In this essay, we tackle the challenge of adapting the dominant way we think about health in the United States—through an individualistic, technocratic, biomedical lens—to address social problems rooted in structural inequality. As scholar activists, the authors participated in a coalition effort to improve community health in a postindustrial New Jersey city. Adopting a social determinants of health perspective, we describe efforts to move discourse away from wellness and toward a deeper understanding of the role of education and learning in building a "culture of health." The essay discusses how this structural analysis of health competed with much more narrow cultural understandings of education and health rooted in a pervasive wellness ideology. Coalition success hinged on correctly identifying the obstacles to health and learning in the community as understood by community members: violence emerged as a pressing obstacle that impeded both learning and health. Once we clarified a shared understanding of health as learning and a common understanding of violence as the most immediate obstacle to health as learning—our coalition was energized and made progress.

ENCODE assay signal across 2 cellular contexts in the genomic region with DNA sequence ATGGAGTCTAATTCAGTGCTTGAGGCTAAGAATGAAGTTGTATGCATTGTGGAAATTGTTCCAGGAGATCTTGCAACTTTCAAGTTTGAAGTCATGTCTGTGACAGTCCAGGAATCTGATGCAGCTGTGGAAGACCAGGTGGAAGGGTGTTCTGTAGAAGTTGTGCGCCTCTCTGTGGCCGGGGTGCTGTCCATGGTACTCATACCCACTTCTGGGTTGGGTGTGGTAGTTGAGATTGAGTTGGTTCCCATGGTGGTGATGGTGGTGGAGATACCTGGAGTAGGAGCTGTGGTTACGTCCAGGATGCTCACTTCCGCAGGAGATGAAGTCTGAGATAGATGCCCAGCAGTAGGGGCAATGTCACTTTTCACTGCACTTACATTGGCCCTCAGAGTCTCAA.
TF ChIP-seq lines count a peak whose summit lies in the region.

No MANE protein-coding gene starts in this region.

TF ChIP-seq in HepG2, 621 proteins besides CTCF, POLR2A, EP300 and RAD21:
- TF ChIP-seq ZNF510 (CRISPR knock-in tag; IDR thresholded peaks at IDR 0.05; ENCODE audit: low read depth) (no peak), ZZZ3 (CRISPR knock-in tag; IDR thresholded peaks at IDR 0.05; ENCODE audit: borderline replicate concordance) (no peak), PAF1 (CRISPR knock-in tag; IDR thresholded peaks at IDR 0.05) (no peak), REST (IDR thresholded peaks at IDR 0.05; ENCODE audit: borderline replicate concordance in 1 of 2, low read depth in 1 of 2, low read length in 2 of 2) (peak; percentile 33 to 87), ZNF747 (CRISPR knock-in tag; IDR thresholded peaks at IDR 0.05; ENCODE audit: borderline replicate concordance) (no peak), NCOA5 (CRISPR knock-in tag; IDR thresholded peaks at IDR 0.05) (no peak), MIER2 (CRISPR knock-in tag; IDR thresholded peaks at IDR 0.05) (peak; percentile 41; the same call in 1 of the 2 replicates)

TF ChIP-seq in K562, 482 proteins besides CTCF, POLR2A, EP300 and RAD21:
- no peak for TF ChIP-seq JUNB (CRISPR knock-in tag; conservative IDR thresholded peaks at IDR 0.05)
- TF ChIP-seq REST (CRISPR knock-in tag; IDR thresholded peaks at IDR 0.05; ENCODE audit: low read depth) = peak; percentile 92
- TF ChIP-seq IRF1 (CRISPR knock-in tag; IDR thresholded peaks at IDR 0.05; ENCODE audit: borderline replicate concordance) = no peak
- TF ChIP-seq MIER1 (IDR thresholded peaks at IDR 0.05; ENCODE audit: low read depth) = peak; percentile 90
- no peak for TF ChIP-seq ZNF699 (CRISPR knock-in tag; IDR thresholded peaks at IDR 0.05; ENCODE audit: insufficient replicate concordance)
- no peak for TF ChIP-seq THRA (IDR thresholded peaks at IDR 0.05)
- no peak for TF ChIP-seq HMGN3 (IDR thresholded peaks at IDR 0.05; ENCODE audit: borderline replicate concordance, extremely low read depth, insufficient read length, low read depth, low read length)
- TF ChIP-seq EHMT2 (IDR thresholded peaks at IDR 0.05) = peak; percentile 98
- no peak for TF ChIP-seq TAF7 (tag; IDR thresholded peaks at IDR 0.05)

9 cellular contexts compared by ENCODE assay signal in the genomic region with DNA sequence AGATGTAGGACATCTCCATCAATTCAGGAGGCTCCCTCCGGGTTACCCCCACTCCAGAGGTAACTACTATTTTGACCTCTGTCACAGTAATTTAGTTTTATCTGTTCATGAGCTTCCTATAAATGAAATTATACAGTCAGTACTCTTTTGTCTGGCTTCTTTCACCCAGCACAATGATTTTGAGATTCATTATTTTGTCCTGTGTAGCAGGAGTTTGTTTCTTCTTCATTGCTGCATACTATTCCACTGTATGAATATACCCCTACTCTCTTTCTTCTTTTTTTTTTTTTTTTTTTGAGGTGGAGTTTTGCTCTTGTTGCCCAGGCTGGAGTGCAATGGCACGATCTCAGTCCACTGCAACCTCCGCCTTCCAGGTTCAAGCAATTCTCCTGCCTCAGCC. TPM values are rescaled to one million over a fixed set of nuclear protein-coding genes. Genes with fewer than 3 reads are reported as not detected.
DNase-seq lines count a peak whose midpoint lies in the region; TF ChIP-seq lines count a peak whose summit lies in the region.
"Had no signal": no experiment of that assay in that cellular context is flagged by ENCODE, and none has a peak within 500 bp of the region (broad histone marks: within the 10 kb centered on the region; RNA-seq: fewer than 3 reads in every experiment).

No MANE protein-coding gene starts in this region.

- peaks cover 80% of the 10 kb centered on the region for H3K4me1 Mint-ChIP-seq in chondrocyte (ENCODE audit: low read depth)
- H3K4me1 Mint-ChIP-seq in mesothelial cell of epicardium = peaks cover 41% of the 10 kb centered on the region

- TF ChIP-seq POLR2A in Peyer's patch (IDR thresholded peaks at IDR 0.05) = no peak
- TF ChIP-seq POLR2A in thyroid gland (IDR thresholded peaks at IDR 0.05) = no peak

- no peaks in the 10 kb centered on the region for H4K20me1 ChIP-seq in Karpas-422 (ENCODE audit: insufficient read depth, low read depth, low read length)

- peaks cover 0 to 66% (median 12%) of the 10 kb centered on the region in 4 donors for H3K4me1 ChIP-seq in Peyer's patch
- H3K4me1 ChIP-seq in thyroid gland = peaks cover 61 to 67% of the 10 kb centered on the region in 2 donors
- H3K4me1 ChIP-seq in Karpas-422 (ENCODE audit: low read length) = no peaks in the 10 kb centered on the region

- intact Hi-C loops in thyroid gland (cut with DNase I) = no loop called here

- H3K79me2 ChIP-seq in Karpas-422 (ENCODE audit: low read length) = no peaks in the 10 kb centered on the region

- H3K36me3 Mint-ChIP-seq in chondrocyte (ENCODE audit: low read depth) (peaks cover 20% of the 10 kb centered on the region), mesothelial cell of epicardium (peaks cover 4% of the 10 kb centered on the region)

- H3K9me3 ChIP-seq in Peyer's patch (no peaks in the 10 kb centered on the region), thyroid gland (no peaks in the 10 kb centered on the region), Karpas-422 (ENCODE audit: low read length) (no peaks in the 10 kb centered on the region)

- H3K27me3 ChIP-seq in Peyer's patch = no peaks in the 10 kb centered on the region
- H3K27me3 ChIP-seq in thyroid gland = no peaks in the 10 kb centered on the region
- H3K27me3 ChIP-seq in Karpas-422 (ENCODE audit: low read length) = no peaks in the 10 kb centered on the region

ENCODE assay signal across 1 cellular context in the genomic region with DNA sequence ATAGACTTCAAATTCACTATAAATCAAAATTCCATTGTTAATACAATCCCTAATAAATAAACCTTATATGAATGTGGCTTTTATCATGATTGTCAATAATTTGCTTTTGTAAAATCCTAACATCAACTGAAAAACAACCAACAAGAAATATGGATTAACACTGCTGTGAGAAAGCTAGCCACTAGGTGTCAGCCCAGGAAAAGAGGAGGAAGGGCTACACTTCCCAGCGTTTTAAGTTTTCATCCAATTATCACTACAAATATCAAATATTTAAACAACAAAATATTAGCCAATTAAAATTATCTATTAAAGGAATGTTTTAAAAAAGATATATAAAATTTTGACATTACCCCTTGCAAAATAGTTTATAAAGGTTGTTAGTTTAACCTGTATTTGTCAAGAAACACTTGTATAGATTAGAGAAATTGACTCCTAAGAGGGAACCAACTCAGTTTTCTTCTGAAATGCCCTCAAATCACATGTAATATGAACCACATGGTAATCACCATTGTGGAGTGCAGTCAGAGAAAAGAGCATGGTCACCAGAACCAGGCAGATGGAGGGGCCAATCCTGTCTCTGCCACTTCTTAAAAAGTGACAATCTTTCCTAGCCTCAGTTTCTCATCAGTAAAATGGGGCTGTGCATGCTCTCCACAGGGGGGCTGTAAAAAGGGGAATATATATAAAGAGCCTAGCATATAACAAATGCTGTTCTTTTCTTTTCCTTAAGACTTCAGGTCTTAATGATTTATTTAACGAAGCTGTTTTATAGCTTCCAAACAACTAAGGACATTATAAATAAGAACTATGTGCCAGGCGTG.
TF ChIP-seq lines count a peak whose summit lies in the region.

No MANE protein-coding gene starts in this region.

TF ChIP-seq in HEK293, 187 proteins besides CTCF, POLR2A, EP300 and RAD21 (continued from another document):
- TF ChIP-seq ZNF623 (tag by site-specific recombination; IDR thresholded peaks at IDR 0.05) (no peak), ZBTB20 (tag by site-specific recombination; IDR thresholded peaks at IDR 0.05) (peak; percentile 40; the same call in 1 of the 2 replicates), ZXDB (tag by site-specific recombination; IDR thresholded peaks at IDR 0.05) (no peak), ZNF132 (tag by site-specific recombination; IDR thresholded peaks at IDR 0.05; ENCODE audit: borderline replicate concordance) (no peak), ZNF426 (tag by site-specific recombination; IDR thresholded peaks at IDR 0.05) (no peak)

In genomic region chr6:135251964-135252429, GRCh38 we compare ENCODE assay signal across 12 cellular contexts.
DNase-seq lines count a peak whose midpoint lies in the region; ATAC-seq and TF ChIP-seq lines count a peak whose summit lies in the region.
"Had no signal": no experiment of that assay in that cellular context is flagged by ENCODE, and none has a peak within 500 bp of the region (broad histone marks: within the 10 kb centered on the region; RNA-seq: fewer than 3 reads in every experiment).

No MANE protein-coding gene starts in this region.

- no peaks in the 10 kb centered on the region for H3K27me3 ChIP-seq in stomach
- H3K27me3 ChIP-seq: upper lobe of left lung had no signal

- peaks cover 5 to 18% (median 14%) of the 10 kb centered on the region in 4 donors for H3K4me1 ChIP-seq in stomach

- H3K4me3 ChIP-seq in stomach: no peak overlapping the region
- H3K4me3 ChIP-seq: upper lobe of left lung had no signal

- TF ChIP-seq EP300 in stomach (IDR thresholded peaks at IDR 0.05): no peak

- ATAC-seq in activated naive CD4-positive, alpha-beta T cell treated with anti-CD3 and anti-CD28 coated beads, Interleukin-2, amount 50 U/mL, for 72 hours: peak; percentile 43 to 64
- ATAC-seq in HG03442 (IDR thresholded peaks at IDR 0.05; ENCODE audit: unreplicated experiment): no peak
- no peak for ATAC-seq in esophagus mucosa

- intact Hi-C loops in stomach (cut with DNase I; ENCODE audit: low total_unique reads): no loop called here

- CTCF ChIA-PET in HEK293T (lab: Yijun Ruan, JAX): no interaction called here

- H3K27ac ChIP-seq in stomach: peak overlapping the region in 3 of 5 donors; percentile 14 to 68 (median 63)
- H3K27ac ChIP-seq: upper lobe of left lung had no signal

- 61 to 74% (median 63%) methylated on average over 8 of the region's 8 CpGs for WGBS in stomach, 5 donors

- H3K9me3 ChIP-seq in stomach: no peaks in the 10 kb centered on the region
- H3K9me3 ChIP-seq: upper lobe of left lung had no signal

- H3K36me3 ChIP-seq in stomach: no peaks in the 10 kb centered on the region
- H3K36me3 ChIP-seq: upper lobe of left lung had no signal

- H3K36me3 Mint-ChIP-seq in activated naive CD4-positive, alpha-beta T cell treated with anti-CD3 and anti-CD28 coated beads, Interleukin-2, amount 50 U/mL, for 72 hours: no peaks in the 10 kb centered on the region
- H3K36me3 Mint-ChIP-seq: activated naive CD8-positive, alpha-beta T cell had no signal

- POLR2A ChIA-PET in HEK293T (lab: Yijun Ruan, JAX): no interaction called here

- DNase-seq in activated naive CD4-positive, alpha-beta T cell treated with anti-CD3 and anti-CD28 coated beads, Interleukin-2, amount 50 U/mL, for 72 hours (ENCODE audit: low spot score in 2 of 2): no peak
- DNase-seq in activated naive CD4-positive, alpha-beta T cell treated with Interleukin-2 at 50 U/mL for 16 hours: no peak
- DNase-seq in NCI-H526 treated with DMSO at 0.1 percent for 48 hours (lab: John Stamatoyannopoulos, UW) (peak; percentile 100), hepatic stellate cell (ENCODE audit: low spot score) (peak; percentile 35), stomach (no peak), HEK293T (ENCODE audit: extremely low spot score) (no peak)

- community organizing
- participatory action research
- social determinants of health